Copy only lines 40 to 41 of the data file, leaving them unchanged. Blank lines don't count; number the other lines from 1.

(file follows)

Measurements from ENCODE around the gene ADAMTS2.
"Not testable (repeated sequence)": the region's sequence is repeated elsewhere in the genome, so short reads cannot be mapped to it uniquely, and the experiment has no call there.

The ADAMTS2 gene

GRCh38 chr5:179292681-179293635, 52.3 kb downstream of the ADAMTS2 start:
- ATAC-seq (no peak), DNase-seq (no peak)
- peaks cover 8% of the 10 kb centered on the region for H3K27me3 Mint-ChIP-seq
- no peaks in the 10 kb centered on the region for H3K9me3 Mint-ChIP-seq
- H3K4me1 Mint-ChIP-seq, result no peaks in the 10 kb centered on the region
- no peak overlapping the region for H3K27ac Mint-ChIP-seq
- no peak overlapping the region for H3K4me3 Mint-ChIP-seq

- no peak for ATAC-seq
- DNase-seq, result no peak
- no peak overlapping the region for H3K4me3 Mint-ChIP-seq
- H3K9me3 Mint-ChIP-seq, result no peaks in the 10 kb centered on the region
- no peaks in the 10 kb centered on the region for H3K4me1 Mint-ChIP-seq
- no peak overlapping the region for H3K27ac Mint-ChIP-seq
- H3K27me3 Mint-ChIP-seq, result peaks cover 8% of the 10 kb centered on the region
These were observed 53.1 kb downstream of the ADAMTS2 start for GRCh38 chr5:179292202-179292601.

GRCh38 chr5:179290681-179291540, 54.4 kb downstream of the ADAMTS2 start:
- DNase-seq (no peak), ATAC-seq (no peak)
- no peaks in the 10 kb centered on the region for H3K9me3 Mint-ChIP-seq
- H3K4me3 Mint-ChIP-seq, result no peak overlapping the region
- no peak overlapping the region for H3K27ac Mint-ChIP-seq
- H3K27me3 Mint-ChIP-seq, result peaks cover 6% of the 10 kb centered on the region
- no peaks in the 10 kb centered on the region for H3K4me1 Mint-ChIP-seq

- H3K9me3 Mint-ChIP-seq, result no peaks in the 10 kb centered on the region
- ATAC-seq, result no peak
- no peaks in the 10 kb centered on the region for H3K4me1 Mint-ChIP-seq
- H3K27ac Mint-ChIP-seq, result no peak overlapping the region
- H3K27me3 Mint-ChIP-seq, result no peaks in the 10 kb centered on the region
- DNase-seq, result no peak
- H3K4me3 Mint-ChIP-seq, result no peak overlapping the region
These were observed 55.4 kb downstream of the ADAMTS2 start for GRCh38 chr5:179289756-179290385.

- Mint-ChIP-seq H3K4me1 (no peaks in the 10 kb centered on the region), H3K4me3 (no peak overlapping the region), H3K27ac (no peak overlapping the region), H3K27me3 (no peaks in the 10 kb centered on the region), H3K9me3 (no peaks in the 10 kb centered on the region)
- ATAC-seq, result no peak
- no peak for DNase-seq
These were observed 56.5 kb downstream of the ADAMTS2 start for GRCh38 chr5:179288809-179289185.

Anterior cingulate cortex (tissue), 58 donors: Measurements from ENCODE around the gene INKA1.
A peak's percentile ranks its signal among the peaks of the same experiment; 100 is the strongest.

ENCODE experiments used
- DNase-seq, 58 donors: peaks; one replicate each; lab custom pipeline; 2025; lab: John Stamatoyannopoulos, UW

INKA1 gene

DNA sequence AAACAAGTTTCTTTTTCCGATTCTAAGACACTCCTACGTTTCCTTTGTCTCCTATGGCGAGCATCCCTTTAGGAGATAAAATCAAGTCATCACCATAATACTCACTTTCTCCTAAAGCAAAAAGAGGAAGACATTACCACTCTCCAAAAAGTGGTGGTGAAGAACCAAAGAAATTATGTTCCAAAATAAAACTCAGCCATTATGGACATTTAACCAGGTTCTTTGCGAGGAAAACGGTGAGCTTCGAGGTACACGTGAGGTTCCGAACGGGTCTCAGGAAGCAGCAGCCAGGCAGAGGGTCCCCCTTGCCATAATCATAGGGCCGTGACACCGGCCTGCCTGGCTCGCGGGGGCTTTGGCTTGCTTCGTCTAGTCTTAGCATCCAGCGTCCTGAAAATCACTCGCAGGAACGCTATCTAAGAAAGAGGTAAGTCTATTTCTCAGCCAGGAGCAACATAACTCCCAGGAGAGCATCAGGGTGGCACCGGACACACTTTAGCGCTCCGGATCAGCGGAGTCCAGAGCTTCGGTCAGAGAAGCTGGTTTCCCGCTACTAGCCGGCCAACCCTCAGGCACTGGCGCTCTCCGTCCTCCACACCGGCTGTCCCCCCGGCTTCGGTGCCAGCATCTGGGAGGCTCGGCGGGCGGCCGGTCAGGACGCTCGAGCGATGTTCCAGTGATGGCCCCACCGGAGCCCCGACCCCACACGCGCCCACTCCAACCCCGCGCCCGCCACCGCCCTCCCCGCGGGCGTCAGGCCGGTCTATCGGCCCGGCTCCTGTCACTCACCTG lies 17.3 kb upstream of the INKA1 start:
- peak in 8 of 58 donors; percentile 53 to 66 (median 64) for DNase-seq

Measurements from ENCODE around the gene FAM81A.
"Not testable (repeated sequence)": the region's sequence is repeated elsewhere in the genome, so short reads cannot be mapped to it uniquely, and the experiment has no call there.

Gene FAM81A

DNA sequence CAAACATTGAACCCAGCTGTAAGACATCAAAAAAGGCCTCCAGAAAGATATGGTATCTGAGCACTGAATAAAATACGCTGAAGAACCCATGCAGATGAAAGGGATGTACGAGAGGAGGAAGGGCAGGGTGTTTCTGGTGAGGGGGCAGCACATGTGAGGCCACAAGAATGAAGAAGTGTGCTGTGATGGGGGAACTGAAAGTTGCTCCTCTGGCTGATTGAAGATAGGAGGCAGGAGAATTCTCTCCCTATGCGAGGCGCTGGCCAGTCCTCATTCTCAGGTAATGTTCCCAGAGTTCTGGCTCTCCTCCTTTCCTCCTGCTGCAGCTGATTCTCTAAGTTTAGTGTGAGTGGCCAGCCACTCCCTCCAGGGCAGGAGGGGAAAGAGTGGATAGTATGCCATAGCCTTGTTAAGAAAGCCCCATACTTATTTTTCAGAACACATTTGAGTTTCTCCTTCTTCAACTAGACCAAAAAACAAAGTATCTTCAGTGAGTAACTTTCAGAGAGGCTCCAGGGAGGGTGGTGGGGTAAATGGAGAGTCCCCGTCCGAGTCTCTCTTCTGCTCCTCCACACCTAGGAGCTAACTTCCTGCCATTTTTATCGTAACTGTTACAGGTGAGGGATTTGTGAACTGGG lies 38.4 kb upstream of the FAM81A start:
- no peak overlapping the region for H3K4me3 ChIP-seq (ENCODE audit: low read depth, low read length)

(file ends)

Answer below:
ENCODE experiments used
- DNase-seq, 58 donors: peaks; one replicate each; lab custom pipeline; 2025; lab: John Stamatoyannopoulos, UW